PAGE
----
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Johnson City in Washington County, Tennessee — The American South (East South Central)
 

Passenger Service

 
 
Passenger Service Marker image. Click for full size.
Photographed By Cosmos Mariner, May 15, 2021
1. Passenger Service Marker
Inscription.  
The East Tennessee and Western North Carolina Railroad (ET&WNC) was primarily constructed to provide freight service between Johnson City and the iron ore mines of Cranberry, NC, but passenger and mail service became important as well. The railroad also became famous for its special excursion trains into the mountains. The timetable to the right, from The Johnson City Comet newspaper on July 3, 1890, shows the daily schedule at that time, listing fourteen stops between Johnson City and Cranberry. The eastbound morning train left Johnson City at 7:30 a.m., reached Elizabethton by 8:15 a.m., Roan Mountain by 10:00, and Cranberry by 11:00. The entire route was about 34 miles long.

Passenger service on the railroad became especially important during World War Two, as the railroad operated multiple daily trains to transport workers to and from the vital rayon factories in Elizabethton. After the war, with improved highways and increased automobile ownership, the demand for passenger service declined and the service ended for good in 1950.
—Department of Appalachian Studies, East Tennessee State University
 
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Department of Appalachian Studies, East Tennessee State University.
 
Topics. This historical marker is listed in these topic lists: Industry & CommerceRailroads & StreetcarsWar, World II. A significant historical date for this entry is July 3, 1890.
 
Location. 36° 18.684′ N, 82° 19.569′ W. Marker is in Johnson City, Tennessee, in Washington County. Marker can be reached from the intersection of Alabama Street and Legion Street. Marker is located on the Tweetsie Trail, 7/10 mile east of the Johnson City Trailhead. Touch for map. Marker is in this post office area: Johnson City TN 37601, United States of America. Touch for directions.
 
Other nearby markers. At least 8 other markers are within 2 miles of this marker, measured as the crow flies. A Narrow-Gauge Railroad (here, next to this marker); The Music of the Rails (here, next to this marker); The Robertson Home, Site of First Court of Washington County (approx. 0.4 miles away); First Court of Washington County (approx. 0.4 miles away); Trail Geology (approx. 0.6 miles away); Story of the Tweetsie (approx. 0.6 miles away); Robins’ Roost (approx. one mile away); Tipton-Haynes Cemetery (approx. 1.1 miles away). Touch for a list and map of all markers in Johnson City.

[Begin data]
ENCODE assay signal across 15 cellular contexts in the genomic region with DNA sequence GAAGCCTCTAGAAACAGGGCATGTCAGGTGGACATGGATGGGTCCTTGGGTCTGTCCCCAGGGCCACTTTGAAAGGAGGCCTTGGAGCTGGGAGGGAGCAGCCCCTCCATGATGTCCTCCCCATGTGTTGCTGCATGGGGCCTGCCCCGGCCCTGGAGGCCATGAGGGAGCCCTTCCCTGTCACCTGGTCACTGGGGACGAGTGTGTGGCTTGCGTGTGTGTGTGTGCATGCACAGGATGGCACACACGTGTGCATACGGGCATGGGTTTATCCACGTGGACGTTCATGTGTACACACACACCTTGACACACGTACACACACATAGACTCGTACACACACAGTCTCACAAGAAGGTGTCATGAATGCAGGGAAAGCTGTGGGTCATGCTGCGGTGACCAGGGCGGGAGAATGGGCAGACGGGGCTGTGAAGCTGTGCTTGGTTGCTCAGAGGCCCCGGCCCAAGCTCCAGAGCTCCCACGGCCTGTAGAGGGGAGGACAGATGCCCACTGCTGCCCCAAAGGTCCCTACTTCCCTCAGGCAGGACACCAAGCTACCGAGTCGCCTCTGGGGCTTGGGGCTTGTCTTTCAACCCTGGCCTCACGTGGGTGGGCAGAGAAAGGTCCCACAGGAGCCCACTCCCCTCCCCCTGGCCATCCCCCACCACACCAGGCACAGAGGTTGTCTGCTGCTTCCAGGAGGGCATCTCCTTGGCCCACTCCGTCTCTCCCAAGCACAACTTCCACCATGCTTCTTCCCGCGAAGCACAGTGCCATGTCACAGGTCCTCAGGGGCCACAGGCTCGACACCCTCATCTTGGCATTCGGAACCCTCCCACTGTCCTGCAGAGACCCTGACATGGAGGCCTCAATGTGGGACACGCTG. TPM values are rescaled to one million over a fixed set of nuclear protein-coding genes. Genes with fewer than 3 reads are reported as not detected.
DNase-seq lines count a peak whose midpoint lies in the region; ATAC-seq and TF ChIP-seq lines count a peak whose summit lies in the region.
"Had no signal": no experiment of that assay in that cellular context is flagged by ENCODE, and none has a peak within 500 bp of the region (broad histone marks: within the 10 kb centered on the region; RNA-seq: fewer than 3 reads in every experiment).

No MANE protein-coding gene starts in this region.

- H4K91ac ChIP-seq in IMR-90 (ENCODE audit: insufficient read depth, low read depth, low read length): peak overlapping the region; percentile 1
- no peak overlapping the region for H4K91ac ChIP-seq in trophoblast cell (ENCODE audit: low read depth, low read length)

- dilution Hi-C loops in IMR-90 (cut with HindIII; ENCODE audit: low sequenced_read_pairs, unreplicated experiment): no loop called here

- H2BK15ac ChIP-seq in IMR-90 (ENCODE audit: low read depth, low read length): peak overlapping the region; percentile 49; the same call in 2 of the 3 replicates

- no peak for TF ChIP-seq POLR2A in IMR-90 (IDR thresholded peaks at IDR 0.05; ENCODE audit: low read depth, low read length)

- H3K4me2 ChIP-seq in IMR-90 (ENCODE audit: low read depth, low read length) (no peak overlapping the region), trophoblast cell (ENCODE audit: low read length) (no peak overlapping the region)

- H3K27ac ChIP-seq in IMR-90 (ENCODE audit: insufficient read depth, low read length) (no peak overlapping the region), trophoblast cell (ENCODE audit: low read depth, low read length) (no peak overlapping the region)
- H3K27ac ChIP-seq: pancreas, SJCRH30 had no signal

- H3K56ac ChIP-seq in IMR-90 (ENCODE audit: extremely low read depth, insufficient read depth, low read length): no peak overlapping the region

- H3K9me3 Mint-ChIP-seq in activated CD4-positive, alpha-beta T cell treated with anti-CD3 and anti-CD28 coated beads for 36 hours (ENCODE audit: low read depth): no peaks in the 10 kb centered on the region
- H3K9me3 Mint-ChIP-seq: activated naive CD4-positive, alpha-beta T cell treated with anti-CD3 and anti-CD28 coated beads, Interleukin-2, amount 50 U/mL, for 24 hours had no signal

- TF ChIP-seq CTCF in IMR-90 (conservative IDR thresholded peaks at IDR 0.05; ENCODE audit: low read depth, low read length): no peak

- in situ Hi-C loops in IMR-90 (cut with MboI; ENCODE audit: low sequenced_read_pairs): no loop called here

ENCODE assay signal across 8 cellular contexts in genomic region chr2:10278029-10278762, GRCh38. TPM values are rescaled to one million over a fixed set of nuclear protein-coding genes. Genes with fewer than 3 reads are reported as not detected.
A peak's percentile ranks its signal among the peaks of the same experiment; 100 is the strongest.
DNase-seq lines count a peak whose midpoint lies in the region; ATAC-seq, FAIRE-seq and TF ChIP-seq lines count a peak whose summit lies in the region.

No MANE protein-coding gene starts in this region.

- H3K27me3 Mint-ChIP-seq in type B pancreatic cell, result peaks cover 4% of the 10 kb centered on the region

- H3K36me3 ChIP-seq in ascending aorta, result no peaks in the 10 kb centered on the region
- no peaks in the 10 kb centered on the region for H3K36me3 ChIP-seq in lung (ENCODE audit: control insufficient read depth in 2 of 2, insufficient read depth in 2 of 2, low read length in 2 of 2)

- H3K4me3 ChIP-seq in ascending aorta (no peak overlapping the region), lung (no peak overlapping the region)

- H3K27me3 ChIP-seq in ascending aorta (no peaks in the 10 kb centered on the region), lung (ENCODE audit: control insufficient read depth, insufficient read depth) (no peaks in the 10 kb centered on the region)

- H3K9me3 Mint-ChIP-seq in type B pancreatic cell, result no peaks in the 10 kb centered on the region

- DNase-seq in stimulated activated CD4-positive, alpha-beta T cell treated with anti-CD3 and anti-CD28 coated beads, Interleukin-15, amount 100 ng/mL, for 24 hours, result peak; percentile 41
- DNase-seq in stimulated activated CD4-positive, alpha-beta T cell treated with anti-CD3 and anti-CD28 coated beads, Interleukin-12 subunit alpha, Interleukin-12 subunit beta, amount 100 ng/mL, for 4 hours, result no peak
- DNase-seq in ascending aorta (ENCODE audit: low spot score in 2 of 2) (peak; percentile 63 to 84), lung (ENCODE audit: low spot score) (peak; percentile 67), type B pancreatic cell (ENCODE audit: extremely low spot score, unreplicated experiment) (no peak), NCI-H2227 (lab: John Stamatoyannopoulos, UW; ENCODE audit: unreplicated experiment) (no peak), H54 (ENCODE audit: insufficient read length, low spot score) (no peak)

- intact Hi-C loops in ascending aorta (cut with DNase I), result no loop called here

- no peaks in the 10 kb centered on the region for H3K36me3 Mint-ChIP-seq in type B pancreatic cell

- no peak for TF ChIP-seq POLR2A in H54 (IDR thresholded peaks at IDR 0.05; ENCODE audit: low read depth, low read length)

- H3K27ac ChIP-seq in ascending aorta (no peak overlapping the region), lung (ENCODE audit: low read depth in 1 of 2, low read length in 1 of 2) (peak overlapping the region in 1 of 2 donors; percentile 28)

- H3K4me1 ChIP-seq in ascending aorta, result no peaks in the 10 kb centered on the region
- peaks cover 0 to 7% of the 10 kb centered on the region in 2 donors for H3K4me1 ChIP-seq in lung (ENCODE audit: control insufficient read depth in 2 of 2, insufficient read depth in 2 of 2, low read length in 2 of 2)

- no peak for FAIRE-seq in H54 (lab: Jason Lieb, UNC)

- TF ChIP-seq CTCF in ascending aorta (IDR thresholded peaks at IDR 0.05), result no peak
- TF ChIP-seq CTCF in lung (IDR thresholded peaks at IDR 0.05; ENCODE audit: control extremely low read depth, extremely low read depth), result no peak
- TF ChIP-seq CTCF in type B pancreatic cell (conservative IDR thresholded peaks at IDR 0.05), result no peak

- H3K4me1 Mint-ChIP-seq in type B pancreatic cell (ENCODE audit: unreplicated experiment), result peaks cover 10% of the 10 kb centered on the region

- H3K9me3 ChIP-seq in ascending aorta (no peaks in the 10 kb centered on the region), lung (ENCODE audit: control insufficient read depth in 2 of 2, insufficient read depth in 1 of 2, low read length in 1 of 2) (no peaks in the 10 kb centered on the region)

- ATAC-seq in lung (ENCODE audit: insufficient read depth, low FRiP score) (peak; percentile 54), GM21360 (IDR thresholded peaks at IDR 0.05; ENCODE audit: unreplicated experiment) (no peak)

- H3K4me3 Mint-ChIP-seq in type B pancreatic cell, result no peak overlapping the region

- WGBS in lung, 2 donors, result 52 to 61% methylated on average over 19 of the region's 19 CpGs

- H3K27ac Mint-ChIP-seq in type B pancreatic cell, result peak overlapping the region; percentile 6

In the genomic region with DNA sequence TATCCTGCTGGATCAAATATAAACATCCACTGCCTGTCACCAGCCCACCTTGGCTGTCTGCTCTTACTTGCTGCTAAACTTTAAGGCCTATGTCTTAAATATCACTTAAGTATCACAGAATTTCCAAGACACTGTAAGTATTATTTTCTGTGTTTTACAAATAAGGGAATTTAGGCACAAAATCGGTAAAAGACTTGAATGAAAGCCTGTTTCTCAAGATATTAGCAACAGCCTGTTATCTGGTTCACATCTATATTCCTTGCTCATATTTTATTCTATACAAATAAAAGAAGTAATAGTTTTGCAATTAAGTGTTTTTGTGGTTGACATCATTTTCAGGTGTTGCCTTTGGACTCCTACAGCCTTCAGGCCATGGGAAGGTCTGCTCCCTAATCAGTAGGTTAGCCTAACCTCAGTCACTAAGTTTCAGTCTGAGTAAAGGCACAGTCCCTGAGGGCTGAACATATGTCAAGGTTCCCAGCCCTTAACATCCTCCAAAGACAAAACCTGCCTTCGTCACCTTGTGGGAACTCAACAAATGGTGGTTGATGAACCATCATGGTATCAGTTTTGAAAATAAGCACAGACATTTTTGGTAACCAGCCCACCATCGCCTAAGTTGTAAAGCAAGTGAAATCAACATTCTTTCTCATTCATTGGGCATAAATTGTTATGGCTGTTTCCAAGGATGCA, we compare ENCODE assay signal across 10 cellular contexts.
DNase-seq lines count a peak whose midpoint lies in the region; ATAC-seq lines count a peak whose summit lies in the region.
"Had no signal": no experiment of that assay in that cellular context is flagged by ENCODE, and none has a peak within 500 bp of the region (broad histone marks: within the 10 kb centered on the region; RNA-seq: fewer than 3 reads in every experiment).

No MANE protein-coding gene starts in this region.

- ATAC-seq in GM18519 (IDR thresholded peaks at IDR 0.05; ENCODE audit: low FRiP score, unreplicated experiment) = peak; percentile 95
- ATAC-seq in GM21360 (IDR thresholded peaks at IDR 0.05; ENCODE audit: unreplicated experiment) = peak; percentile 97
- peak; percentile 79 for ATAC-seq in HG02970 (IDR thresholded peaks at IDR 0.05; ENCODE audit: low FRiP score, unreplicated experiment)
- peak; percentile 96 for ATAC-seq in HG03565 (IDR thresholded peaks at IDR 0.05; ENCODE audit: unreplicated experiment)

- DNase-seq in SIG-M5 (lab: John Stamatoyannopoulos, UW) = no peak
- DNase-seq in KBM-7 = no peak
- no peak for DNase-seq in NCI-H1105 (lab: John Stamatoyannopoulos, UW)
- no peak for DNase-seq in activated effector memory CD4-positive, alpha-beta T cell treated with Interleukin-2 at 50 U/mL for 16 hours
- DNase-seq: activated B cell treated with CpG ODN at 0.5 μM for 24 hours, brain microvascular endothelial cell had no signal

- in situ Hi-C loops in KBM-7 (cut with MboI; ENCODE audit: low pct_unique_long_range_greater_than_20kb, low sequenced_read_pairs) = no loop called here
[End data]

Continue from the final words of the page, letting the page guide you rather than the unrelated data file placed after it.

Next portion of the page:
More about this marker. Access to this marker is via bicycle or foot on the Tweetsie Trail.
 
Also see . . .
1. East Tennessee and Western North Carolina Railroad
Marker detail: A color tourist brochure from the late 1910s or early 1920s. image. Click for full size.
ETSU Archives of Appalachia
2. Marker detail: A color tourist brochure from the late 1910s or early 1920s.
East Tennessee and Western North Carolina Railroad
and
Linville River Railway
The Scenic Route through
the Heart of the Blue Ridge
. The East Tennessee & Western North Carolina Railroad, affectionately called the "Tweetsie" as a verbal acronym of its initials (ET&WNC) but also in reference to the sound of its steam whistles, was a primarily narrow gauge railroad established in 1866 for the purpose of serving the mines at Cranberry, North Carolina. In 2012 the rails and ties were removed to make way for a rail-trail. This trail was named the Tweetsie Trail. (Submitted on October 17, 2021, by Cosmos Mariner of Cape Canaveral, Florida.) 

2. East Tennessee & Western North Carolina Railroad. While World War II offered the ET&WNC strong traffic this rapidly declined following the conflict as the local remaining iron and timber industry disappeared. With no reason to continue operating its route between Elizabethton and Cranberry, the section was abandoned with the final train operating the line on a warm but somber October 16, 1950. What remained was about a 10-mile section between Johnson City and Elizabethton that primarily served the rayon plants and had already been operating as a dual-gauge line for several years. (Submitted on October 17, 2021, by Cosmos Mariner of Cape Canaveral, Florida.) 
 
Marker detail: One of the daily ET&WNC trains prepares to leave Johnson City in the 1930s. image. Click for full size.
ETSU Archives of Appalachia, Cy Crumley Collection
3. Marker detail: One of the daily ET&WNC trains prepares to leave Johnson City in the 1930s.
The last car is Combine #15, which carried passengers, freight, and a railway post office.
Marker detail: A map showing the ET&WNC railroad after it was extended to Boone, NC. image. Click for full size.
ETSU Archives of Appalachia
4. Marker detail: A map showing the ET&WNC railroad after it was extended to Boone, NC.
Marker detail: Interior view of an ET&WNC passenger car in the 1930s. image. Click for full size.
ETSU Archives of Appalachia, Cy Crumley Collection
5. Marker detail: Interior view of an ET&WNC passenger car in the 1930s.
Passenger Service Marker image. Click for full size.
Photographed By Cosmos Mariner, May 15, 2021
6. Passenger Service Marker
(leftmost of three markers at this location • Tweetsie Trail on the right)
 
 
Credits. This page was last revised on October 19, 2021. It was originally submitted on October 17, 2021, by Cosmos Mariner of Cape Canaveral, Florida. This page has been viewed 173 times since then and 46 times this year. Photos:   1, 2, 3, 4, 5, 6. submitted on October 17, 2021, by Cosmos Mariner of Cape Canaveral, Florida.

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Jul. 18, 2024